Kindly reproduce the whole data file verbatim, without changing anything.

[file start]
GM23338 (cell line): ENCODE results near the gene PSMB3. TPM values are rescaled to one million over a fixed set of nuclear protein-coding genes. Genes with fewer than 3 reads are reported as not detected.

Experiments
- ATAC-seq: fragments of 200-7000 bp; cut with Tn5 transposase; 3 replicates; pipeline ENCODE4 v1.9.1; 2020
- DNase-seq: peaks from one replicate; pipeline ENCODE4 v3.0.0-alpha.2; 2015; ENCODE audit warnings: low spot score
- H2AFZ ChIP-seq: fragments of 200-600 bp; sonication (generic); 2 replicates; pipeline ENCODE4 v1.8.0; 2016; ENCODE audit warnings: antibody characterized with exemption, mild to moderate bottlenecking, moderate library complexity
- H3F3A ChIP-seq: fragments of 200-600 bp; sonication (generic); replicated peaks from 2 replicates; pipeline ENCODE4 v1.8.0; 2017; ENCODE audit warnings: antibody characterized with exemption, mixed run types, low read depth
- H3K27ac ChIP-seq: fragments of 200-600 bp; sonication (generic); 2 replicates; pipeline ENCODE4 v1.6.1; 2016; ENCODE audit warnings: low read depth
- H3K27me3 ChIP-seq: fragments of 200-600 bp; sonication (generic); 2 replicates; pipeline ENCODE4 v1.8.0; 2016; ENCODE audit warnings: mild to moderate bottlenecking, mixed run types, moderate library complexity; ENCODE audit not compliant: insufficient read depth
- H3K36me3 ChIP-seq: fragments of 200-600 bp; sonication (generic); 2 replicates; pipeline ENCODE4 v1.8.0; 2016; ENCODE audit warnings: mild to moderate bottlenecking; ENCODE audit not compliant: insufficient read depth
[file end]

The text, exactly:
GM23338 (cell line): ENCODE results near the gene PSMB3. TPM values are rescaled to one million over a fixed set of nuclear protein-coding genes. Genes with fewer than 3 reads are reported as not detected.

Experiments
- ATAC-seq: fragments of 200-7000 bp; cut with Tn5 transposase; 3 replicates; pipeline ENCODE4 v1.9.1; 2020
- DNase-seq: peaks from one replicate; pipeline ENCODE4 v3.0.0-alpha.2; 2015; ENCODE audit warnings: low spot score
- H2AFZ ChIP-seq: fragments of 200-600 bp; sonication (generic); 2 replicates; pipeline ENCODE4 v1.8.0; 2016; ENCODE audit warnings: antibody characterized with exemption, mild to moderate bottlenecking, moderate library complexity
- H3F3A ChIP-seq: fragments of 200-600 bp; sonication (generic); replicated peaks from 2 replicates; pipeline ENCODE4 v1.8.0; 2017; ENCODE audit warnings: antibody characterized with exemption, mixed run types, low read depth
- H3K27ac ChIP-seq: fragments of 200-600 bp; sonication (generic); 2 replicates; pipeline ENCODE4 v1.6.1; 2016; ENCODE audit warnings: low read depth
- H3K27me3 ChIP-seq: fragments of 200-600 bp; sonication (generic); 2 replicates; pipeline ENCODE4 v1.8.0; 2016; ENCODE audit warnings: mild to moderate bottlenecking, mixed run types, moderate library complexity; ENCODE audit not compliant: insufficient read depth
- H3K36me3 ChIP-seq: fragments of 200-600 bp; sonication (generic); 2 replicates; pipeline ENCODE4 v1.8.0; 2016; ENCODE audit warnings: mild to moderate bottlenecking; ENCODE audit not compliant: insufficient read depth